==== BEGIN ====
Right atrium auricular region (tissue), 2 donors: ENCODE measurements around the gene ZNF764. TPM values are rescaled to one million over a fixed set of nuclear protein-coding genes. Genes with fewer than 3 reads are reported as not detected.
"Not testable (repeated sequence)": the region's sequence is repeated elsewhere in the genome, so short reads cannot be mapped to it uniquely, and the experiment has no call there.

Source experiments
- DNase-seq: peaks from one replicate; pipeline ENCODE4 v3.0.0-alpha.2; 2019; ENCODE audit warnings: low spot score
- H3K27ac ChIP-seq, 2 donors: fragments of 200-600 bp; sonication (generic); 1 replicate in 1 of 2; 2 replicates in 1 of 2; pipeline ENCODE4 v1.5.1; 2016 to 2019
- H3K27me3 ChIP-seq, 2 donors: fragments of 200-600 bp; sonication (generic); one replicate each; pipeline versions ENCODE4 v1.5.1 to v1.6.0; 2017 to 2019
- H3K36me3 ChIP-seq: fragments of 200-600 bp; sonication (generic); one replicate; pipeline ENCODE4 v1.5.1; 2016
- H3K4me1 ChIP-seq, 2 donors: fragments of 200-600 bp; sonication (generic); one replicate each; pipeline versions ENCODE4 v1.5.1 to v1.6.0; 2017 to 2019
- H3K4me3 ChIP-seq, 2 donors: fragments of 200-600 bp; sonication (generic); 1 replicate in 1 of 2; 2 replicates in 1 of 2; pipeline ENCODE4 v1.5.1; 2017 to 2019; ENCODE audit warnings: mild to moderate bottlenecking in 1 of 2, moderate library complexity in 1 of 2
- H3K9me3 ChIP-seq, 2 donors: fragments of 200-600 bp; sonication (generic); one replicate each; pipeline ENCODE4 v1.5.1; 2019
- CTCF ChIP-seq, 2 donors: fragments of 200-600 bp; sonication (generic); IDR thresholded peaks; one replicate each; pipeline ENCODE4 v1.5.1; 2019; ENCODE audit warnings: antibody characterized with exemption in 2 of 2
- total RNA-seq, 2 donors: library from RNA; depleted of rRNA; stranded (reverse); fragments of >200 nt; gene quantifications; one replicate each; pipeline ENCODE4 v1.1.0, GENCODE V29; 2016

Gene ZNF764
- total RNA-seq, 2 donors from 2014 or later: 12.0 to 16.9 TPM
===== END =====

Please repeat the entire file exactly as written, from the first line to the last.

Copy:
Right atrium auricular region (tissue), 2 donors: ENCODE measurements around the gene ZNF764. TPM values are rescaled to one million over a fixed set of nuclear protein-coding genes. Genes with fewer than 3 reads are reported as not detected.
"Not testable (repeated sequence)": the region's sequence is repeated elsewhere in the genome, so short reads cannot be mapped to it uniquely, and the experiment has no call there.

Source experiments
- DNase-seq: peaks from one replicate; pipeline ENCODE4 v3.0.0-alpha.2; 2019; ENCODE audit warnings: low spot score
- H3K27ac ChIP-seq, 2 donors: fragments of 200-600 bp; sonication (generic); 1 replicate in 1 of 2; 2 replicates in 1 of 2; pipeline ENCODE4 v1.5.1; 2016 to 2019
- H3K27me3 ChIP-seq, 2 donors: fragments of 200-600 bp; sonication (generic); one replicate each; pipeline versions ENCODE4 v1.5.1 to v1.6.0; 2017 to 2019
- H3K36me3 ChIP-seq: fragments of 200-600 bp; sonication (generic); one replicate; pipeline ENCODE4 v1.5.1; 2016
- H3K4me1 ChIP-seq, 2 donors: fragments of 200-600 bp; sonication (generic); one replicate each; pipeline versions ENCODE4 v1.5.1 to v1.6.0; 2017 to 2019
- H3K4me3 ChIP-seq, 2 donors: fragments of 200-600 bp; sonication (generic); 1 replicate in 1 of 2; 2 replicates in 1 of 2; pipeline ENCODE4 v1.5.1; 2017 to 2019; ENCODE audit warnings: mild to moderate bottlenecking in 1 of 2, moderate library complexity in 1 of 2
- H3K9me3 ChIP-seq, 2 donors: fragments of 200-600 bp; sonication (generic); one replicate each; pipeline ENCODE4 v1.5.1; 2019
- CTCF ChIP-seq, 2 donors: fragments of 200-600 bp; sonication (generic); IDR thresholded peaks; one replicate each; pipeline ENCODE4 v1.5.1; 2019; ENCODE audit warnings: antibody characterized with exemption in 2 of 2
- total RNA-seq, 2 donors: library from RNA; depleted of rRNA; stranded (reverse); fragments of >200 nt; gene quantifications; one replicate each; pipeline ENCODE4 v1.1.0, GENCODE V29; 2016

Gene ZNF764
- total RNA-seq, 2 donors from 2014 or later: 12.0 to 16.9 TPM